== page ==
Nicolas Baldacci is a self-described problem solver, hacker and techie. He works in a startup in India. After moving houses more than five times in the past decade, he decided to develop a website that “scratches the surface of [a] very huge problem.” Namely, the frustration behind finding a suitable apartment.
“I have used pretty much every real estate portal. They are useful in showing you properties for rent and sale. But nobody seems to [be able to] solve the problem of finding the right apartment. Since I have been living in the same city for a very long time, I can easily figure out which locality is best for me. But this is not an easy task for any person who is relatively new to the city or not very socially active.”
Called Where to Live In, Baldacci’s website hunts for flats based on the data entered by each home buyer/renter. He says, “When I look for a house, the primary focus is on the proximity to certain landmarks, such as [the] workplace. This is exactly what my website does.”
Bringing House Hunting Online
Where to Live In outperforms Classified ads and many apartment hunting apps, by virtue of its easy-to-use interface. All users need to do is type in their personal particulars (age, marital status), budget and preferred housing type, as well as up to three locations they want to be in the vicinity of. After that, click on the ‘Search’ tab, and a map showing a list of available properties will be generated.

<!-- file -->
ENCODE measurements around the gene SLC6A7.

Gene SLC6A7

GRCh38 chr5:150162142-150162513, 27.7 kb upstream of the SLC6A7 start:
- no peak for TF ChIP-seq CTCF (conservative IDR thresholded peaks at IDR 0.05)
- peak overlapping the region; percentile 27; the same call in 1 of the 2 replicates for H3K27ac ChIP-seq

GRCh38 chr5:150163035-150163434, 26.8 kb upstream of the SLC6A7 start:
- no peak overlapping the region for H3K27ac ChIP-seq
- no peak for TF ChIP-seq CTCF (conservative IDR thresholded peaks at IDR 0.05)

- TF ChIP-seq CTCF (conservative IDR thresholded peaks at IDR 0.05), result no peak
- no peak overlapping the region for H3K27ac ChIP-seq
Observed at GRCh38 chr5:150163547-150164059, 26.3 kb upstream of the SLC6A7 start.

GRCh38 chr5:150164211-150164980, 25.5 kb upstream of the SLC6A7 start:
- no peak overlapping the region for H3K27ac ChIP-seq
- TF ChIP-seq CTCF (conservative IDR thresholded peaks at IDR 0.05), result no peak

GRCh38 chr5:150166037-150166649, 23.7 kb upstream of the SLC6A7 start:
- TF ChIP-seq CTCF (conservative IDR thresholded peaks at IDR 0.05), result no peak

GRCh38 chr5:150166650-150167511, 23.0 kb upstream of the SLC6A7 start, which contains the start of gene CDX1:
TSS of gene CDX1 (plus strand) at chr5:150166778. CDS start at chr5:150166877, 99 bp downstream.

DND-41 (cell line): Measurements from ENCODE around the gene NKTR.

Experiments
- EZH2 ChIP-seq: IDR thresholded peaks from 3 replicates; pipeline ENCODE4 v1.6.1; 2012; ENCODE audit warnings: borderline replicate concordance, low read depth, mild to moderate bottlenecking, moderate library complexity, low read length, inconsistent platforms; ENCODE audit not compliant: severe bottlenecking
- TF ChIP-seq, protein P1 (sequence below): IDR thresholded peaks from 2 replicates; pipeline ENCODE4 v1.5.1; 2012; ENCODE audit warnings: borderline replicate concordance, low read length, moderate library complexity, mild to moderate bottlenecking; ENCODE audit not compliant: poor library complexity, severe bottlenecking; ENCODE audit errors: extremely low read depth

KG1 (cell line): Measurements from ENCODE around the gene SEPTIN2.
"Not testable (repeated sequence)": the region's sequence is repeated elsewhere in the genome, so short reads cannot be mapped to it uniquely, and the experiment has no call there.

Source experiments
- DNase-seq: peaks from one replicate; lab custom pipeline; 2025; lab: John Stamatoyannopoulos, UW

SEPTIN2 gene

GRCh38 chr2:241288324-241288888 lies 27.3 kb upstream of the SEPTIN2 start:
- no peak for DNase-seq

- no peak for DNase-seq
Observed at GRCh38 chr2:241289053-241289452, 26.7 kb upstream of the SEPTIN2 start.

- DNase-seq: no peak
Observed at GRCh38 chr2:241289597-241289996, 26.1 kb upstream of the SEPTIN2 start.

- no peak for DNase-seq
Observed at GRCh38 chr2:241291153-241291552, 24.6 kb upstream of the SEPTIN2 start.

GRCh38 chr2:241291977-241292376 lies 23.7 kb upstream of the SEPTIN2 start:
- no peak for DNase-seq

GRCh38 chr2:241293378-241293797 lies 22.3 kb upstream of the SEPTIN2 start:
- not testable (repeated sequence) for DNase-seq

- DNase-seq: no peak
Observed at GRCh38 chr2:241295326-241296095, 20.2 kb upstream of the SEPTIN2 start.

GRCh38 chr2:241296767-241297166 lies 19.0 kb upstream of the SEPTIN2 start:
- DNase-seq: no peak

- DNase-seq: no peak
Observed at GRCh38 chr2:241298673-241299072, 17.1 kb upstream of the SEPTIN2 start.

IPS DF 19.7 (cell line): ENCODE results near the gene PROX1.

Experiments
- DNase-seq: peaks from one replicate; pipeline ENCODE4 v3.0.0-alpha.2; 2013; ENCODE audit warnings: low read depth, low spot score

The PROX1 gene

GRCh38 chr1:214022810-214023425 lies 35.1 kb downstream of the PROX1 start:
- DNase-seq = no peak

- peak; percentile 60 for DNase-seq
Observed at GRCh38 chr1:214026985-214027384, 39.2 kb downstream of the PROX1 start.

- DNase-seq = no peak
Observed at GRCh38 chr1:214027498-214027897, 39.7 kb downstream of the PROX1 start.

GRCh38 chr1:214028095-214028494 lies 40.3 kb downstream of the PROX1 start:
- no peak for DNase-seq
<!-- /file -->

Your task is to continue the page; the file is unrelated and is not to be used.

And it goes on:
By clicking on the tab ‘Click To See Matching Properties’, home hunters will be directed to PropertyGuru, one of Singapore’s largest property sites. Once there, users can further refine their searches and view more details of each home listing to help them decide on the best housing for their needs.
The website operates with a fuss-free design, and according to Baldacci, took only a few hours to set up. When I asked him if there were any struggles he faced during the process, he said there weren’t any. “Thanks to amazing work done by the guys who build Turf, the initial hack was done in a matter of hours. And AWS [Amazon Web Services] has made [the] life of problem solvers a whole lot easier in the last few years.”
With the number of users of the platform slowly increasing, I asked Baldacci about his plans for the future of Where to Live In. He shared, “I would love to see major players in the domain work on this problem. Also, I’m thinking of more user preferences like the availability of hospitals or restaurants to be added to the filters.”
Take that, newspaper Classifieds.
Where to Live In is the website no one thought they needed. Not only does it eliminate wasted time, it’s also an innovative approach to finding the perfect pad. It may be plain to look at, but a simple and user-friendly design certainly makes up for it. This website’s hit the mark.